HOUSTON — More than a year after a recycling company which failed to get city business asked for emails from one of Mayor Sylvester Turner’s cabinet officials through the state’s public records act, city officials still have not released all of the requested emails and were questioned Tuesday by a judge about the lack of disclosure.
“Can you tell me today that you have responded to their request?,” Judge Kristen Hawkins of the 11th Civil Court asked asked Fernando De Leon of the Houston Legal Department.
“So we’re in the process, we’re in a continuing process of doing so,” De Leon answered. “We are still working on some production.”
Recycling firm EcoHub, through its consultant Wayne Dolcefino, first asked for the records in January 2017. The records sought included communication from Director of Houston’s Solid Waste Management Department Harry Hayes, as well as several other officials. The records were asked for under the Texas Public Information Act, or TPIA.
EcoHub CEO, George Gitschel, and Dolcefino have asked for other communication from officials at City Hall in 2017, in March and in July. It is unclear how many of those requests have been complied with — or if any have at all, according to EcoHub and Dolcefino attorney Stewart Hoffer.
“Here we are, one year and three months later and we still have very few documents, none responsive, to those initial TPIA requests in January and March,” Hoffer told The Texas Monitor in an interview after the court hearing. “There’s one in July that the city didn’t even respond to, and waived all their objections to and we still don’t have all the documents.”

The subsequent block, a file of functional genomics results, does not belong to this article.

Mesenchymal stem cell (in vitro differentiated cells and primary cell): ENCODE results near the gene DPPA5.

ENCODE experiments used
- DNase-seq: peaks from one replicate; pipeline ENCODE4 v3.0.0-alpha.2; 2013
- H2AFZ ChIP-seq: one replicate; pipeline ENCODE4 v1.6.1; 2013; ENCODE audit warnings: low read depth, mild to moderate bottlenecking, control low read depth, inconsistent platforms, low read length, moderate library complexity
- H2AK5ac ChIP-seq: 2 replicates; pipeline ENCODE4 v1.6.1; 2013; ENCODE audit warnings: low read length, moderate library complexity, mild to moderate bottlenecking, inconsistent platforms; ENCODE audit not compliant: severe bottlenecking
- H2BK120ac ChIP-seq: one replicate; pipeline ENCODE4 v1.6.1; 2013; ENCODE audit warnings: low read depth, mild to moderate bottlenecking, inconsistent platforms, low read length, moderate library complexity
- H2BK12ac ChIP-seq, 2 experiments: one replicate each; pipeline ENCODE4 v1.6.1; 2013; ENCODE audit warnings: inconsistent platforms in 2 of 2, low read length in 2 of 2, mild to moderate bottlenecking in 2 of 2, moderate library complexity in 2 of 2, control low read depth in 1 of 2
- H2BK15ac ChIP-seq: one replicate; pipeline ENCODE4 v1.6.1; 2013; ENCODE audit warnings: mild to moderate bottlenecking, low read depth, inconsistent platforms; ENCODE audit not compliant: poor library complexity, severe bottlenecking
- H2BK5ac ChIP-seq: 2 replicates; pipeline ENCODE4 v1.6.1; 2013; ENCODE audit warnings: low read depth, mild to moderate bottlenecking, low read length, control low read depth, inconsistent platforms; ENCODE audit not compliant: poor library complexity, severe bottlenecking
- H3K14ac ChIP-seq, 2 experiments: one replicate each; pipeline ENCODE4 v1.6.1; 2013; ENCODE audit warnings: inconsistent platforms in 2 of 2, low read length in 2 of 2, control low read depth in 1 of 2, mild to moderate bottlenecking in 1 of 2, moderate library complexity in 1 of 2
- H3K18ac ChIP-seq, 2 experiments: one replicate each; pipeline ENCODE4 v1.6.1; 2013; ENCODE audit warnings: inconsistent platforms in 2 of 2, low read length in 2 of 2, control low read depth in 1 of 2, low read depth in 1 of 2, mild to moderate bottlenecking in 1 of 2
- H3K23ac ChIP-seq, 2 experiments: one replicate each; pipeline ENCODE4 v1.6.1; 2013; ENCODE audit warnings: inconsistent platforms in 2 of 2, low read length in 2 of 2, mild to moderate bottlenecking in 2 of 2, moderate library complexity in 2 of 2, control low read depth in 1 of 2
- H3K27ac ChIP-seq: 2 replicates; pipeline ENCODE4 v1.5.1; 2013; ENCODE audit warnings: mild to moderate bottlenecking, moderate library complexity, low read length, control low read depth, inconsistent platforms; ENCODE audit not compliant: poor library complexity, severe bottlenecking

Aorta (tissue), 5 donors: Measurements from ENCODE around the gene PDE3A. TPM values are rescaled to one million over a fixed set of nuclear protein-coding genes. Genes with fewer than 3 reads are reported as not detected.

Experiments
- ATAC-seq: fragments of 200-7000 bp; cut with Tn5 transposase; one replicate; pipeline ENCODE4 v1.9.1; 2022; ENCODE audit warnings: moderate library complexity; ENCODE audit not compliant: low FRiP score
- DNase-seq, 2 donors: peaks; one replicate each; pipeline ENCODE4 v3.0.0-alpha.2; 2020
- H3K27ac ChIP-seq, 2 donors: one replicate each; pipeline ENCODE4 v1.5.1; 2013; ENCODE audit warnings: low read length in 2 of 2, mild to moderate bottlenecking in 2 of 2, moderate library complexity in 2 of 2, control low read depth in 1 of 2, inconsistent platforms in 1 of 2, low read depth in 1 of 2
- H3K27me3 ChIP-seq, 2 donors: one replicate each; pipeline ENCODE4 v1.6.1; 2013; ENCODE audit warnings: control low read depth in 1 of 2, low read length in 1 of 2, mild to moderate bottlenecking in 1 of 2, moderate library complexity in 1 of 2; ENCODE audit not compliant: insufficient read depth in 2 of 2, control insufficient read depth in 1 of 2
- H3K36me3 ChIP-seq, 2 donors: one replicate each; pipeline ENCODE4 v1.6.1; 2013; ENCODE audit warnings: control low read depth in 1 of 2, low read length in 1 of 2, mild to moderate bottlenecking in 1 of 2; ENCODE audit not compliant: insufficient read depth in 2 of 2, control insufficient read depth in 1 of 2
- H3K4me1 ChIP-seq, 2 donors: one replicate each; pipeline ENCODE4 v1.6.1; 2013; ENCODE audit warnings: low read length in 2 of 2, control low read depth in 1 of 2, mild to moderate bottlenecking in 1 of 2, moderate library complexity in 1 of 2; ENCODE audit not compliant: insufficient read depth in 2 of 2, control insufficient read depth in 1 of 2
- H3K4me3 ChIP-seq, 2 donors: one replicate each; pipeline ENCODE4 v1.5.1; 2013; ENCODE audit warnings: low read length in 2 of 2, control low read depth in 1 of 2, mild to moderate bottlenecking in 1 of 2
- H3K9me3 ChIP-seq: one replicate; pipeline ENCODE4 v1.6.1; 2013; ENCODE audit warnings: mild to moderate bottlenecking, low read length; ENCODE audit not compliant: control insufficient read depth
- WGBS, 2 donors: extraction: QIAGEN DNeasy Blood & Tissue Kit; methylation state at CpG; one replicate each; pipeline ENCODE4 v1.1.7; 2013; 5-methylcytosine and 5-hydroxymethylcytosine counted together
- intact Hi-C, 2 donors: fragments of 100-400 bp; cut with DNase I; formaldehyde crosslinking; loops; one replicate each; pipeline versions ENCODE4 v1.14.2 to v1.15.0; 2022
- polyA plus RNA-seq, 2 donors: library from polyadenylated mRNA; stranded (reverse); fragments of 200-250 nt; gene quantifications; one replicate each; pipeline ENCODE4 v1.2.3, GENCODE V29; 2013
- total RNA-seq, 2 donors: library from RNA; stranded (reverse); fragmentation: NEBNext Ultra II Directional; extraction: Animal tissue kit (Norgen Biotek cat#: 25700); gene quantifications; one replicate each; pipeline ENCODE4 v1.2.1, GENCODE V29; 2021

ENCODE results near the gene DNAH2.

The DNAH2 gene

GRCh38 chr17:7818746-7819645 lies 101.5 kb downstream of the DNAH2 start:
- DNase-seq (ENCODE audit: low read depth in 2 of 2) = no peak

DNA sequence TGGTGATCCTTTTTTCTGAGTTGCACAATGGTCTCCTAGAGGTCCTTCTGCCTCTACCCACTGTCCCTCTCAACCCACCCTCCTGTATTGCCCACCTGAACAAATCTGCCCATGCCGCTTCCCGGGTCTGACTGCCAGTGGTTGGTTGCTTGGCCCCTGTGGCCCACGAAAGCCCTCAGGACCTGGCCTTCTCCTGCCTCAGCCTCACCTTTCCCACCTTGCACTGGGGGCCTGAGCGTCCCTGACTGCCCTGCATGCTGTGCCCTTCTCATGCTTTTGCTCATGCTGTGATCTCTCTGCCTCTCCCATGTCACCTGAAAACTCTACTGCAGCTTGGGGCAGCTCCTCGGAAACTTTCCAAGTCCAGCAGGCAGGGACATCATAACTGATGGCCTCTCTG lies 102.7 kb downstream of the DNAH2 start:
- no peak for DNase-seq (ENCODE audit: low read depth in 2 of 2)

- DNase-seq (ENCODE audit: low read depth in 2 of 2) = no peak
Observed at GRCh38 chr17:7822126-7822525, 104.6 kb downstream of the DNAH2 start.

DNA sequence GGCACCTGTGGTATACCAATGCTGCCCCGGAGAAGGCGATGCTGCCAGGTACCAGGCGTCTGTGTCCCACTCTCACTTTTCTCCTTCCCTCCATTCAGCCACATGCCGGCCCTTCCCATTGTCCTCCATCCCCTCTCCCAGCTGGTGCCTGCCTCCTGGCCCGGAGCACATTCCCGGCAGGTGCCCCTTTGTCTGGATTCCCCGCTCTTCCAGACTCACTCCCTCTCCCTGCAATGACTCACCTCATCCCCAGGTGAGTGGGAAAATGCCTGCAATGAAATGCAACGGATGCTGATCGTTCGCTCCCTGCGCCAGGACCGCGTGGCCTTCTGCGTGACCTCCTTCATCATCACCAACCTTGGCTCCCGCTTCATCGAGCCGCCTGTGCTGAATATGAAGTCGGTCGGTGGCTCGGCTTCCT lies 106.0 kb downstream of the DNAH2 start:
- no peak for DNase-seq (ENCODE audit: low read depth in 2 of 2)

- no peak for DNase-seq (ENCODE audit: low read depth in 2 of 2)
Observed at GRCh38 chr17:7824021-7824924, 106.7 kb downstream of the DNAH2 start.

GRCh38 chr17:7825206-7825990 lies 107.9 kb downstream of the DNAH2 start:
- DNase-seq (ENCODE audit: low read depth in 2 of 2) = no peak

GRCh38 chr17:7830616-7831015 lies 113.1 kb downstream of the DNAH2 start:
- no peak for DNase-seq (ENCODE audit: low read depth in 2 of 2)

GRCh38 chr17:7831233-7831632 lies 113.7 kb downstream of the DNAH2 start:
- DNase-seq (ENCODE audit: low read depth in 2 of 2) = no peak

Hoffer said the city seems to have a ready stream of excuses.
“Every time we go before the court, it’s ‘well Judge, we’re working on it, we’re trying,’” he said. “I don’t know why it takes the city of Houston so long to produce documents responsive to these very narrow requests, especially since the city has 20,000 employees on its payroll. My firm has under 50 employees and we are expected to, and comply with, the rules that require my clients to produce documents, which is 30 days or less.”
Hoffer said he would be filing additional motions in the next month or so.
“We just don’t know,” Hoffer said when asked if he believed his clients would see all the documents they’ve asked for. “I don’t know if we will ever know.”
De Leon and the other members of the city legal team, in court Tuesday, declined an interview when approached after the hearing.
The hearing Tuesday in Hawkins’ courtroom dealt with the city asking the judge to reconsider an order she issued in connection with one of the other 2017 TPIA requests. She did not rule but is expected to soon.
The open records saga began with Gitschel’s firm not being considered by the Turner administration after years of working with the previous administration on an innovative recycling plan that was backed by other companies, as well as by a grant from the Bloomberg Foundation.
EcoHub’s initial proposal to the city was called the “One Bin” process.
“One Bin” was a plan to collect all trash, recycling and yard waste in one can and recycle as much as 75 percent of it. The company proposed reducing garbage truck routes from three to one and putting all trash and recycling in just one bin. EcoHub would then sell the recycling materials for new products.
An email obtained by The Texas Monitor suggests that Gitschel’s firm and his “One-Bin” recycling plan never had much of a chance to win a bid under Turner.
The city’s current recycling plan is a $37 million, 20 year recycling deal. It was ultimately approved in January, with Spain-based FCC — Fomento de Construcciones Y Contratas — winning the day.
Trent Seibert can be reached at [email protected] or at 832-258-6119.